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CMH Haplotype vs. Haplogroup

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  • CMH Haplotype vs. Haplogroup

    OK, I have posted on a similar topic before, and I apologize to those who are not interested in this topic for the lengthy post. But there is something about my STR match data that strikes me as peculiar, and I am very interested to see if any of the genealogical and statistical experts on this site can offer me something I have not thought of.

    About half the people I match both on the Haplogroup page and the REO page claim to be Ashkenazi Cohanim. Half are Ashkenazim who do not. I do NOT have the CMH--I am three steps off, one STR at one locus and 2 at another, and I am a J2 by SNP testing (CMH is supposed to be in J*). Looking at the way the statistics work, the fact that I have these matches at the 25 and 37 marker level appears to indicate recent common ancestry (last few hundred years), but I am not a Cohen. That is a puzzle, but let's assume that I just have a similar haplotype, the statistics are wrong, I don't really have a recent common ancestor with those people, or that non-paternal events were involved in the ancestry of those J2 "Cohens." I will leave that issue for now.

    Here is the peculiar thing: Of the people whom I match on the basis of similar STR haplotypes, and who claim to be Cohanim, exactly half based on SNP testing (haplogroup page) are J, and half are J2. That's 4 matches in each category, or 6 in each category if I also include people claiming Levite status.

    Let's now assume that there are two lineages of "Cohanim" (as is the case with Ashkenazi Levites, some of whom are R1a1). This is the "Second Temple" hypothesis, that some men "bought" the status at that time. The problem is that while J and J2 are common, and it is not a surprise that two lineages claiming Cohen status would belong to these two groups, it is very surprising that the SAME HAPLOTYPE (matching mine) would be found in people claiming the status even though they are from DIFFERENT SNP HAPLOGROUPS. This could be coincidence, since Js and J2s seem to share a lot of STR patterns, but it is still very surprising that the frequency of claims of Cohen status correlates with STR haplotype independent of haplogroup! The N is small, and the other possible explanation is that this is a statistical fluke; that there are so many people claiming Cohen status that they have flooded the database and that half of *all* SNP-tested J and J2 Ashkenazim in the FTDNA and Hammer databases claim this status.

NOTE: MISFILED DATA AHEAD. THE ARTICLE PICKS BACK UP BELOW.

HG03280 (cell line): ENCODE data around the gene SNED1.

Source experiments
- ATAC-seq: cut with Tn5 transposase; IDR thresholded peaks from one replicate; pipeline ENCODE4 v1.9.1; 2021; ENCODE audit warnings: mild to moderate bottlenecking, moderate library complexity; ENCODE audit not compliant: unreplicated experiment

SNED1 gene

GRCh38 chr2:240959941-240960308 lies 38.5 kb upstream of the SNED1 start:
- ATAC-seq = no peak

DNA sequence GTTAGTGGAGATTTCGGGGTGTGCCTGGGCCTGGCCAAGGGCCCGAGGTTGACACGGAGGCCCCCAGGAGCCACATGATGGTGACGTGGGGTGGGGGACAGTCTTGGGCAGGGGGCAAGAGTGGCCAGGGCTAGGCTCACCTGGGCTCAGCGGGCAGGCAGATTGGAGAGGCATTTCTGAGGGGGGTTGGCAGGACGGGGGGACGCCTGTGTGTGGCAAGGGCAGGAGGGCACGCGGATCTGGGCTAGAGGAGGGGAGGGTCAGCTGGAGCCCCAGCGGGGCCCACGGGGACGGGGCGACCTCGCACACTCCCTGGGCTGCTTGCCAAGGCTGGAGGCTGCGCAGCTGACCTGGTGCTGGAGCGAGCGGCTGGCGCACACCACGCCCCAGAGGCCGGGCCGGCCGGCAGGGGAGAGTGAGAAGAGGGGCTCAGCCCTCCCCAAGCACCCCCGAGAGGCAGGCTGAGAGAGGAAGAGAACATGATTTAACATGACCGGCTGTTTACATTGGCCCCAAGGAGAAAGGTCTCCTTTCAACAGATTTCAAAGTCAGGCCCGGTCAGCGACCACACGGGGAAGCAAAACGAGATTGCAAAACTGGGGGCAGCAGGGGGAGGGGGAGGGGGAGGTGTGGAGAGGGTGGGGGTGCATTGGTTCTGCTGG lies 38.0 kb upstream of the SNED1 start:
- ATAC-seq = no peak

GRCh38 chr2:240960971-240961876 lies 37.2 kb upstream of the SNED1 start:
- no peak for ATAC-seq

It is also interesting to see a few Levites showing up in this data, also equally distributed between J and J2. That becomes statistically very hard to explain when taken with the Cohen data, unless (1) as postulated above, ALL J and J2 Ashkenazim are equally likely to claim the status regardless of haplotype; or (2) some people who think they are Levites are confused about their status. Though the overall problem of haplogroup vs. haplotype is still there, the second explanation at least eliminates having to postulate the same problem for two different sets of people.

    Any thoughts on this would be appreciated!

    Jeff Schweitzer